The once magnificent Ain Dara temple or what’s left first attracted attention in 1955 when a monumental basalt lion was accidentally discovered.
If we travel to the village of Ain Dara, northwest of Aleppo, Syria, we come across an Iron-Age temple.
The temple was later excavated between 1980 and 1985 and has often been compared to King Solomon’s Temple.
As the Bible History Daily points out “the similarities between the ‘Ain Dara temple and the temple described in the Bible are indeed striking. Both buildings were erected on huge artificial platforms built on the highest point in their respective cities.
The buildings likewise have similar tripartite plans: an entry porch supported by two columns, a main sanctuary hall (the hall of the ‘Ain Dara temple is divided between an antechamber and a main chamber) and then, behind a partition, an elevated shrine, or Holy of Holies. They were also both flanked on three of their sides by a series of multistoried rooms and chambers that served various functions.”
However, although the Ain Dara temple shares many features with King Solomon’s temple it’s unlikely it was the same building.
According to the excavator, Ali Abu Assaf, the Ain Dara temple existed for 550 years, from about 1300 BC. to 740 BC.
Archaeologists still cannot agree who was the deity to whom the temple was dedicated. Some believe that it was dedicated to Ishtar, the goddess of fertility. Others suggest that it was the goddess Astarte owner of the sanctuary. Yet, another group suggests it likely that the holder of the temple was the god Baal Hadad.
The ‘Ain Dara temple has several beautifully preserved structural features including limestone foundations and blocks of basalt.
Originally the building also had mudbrick that was covered with wood paneling, but today it’s unfortunately lost.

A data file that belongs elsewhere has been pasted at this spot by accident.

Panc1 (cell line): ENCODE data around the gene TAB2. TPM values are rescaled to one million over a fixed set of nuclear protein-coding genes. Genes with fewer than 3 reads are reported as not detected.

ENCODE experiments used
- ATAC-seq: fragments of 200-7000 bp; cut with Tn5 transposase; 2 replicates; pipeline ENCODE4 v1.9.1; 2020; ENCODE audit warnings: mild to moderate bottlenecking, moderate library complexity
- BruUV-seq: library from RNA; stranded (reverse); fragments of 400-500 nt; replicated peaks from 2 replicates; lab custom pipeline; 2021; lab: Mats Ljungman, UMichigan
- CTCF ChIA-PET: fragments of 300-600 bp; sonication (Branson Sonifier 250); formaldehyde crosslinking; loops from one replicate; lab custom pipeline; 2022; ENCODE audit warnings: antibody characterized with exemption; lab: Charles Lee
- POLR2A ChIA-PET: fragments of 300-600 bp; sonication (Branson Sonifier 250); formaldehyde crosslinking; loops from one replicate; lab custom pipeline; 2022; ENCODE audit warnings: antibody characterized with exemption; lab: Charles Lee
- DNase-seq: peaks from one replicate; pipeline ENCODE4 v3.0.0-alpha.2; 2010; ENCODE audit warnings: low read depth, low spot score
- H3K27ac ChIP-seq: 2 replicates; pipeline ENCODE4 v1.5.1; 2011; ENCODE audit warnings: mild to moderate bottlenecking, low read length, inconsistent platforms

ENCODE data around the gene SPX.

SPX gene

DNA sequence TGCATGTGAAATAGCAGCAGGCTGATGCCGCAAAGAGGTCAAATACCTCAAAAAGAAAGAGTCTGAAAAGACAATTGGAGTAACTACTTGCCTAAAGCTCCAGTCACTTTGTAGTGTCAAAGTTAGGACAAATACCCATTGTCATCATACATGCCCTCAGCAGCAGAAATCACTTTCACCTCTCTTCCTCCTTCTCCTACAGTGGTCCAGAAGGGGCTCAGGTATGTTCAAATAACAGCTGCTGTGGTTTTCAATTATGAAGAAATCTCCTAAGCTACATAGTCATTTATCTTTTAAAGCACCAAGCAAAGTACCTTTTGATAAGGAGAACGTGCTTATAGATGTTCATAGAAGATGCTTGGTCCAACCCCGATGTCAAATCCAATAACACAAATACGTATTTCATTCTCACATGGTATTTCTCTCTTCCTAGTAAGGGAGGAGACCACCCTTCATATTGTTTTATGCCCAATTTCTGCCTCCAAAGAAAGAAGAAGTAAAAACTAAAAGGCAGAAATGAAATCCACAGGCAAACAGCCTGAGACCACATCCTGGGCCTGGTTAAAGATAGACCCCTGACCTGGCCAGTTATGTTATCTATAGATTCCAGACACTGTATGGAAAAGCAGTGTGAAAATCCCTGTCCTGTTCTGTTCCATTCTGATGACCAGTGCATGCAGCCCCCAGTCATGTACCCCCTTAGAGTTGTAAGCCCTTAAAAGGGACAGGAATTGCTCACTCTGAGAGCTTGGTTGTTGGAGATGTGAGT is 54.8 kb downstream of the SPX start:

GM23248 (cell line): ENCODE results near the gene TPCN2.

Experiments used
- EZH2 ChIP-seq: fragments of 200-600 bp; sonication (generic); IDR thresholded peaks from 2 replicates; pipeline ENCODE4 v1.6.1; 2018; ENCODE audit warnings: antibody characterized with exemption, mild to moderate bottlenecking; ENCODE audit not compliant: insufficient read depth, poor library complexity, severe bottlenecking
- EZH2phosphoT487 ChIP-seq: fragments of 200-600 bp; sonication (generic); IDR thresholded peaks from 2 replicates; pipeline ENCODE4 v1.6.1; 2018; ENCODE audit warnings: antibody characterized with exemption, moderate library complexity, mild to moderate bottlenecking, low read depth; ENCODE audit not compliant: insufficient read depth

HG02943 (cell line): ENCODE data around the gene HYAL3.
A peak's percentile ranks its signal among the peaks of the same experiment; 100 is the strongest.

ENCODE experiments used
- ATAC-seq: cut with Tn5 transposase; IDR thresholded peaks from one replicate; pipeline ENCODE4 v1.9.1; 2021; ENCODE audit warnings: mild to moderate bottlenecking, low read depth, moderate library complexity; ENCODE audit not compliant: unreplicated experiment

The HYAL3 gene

The facade and interior walls are enlivened by hundreds of finely carved reliefs depicting lions, cherubim and other mythical creatures, mountain gods, palmettes and ornate geometric designs.
At the threshold of the entrance of the Ain Dara temple is a pair of carved giant footprints. They are about one meter long and are facing toward the interior of the temple.
Like Solomon’s Temple, the ‘Ain Dara temple was approached by a courtyard paved with flagstones. The left footrpint was carved on the flagstone, indicating that the god was entering the temple. The right footprint was carved at the threshold to the cella, indicating that the giant god needed only two steps to enter the temple.
The distance between the two single footprints is about 30 feet.
A stride of 30 feet would belong to a person (or goddess) about 65 feet tall. The temple is large enough for the god to enter and dwell in.
However, it is unlikely they were left by a being that entered the temple. The giant footprints remain an unsolved puzzle.
Scholars do not know why they were carved and what purpose they served. Some scientists have suggested that footprints can be designed to recall the presence of the gods, a sort of iconic representation of the deity. Although this is not a genuine pair of giant footprints, the carving is real and it clearly show our ancestors were familiar with and witnessed beings of gigantic size. Written by Ellen Lloyd – MessageToEagle.com
About the author: Ellen Lloyd – is the owner of MessageToEagle.com and an author who has spent more than 20 years researching ancient mysteries, sacred texts, and the existence of extraterrestrial life. She is the author of Voices From Legendary Times in which she demonstrates that races of men have inhabited Earth for millions of years, but not all of them were human.
In addition, Ellen has written many articles about prehistoric alien visitations, ancient mysteries.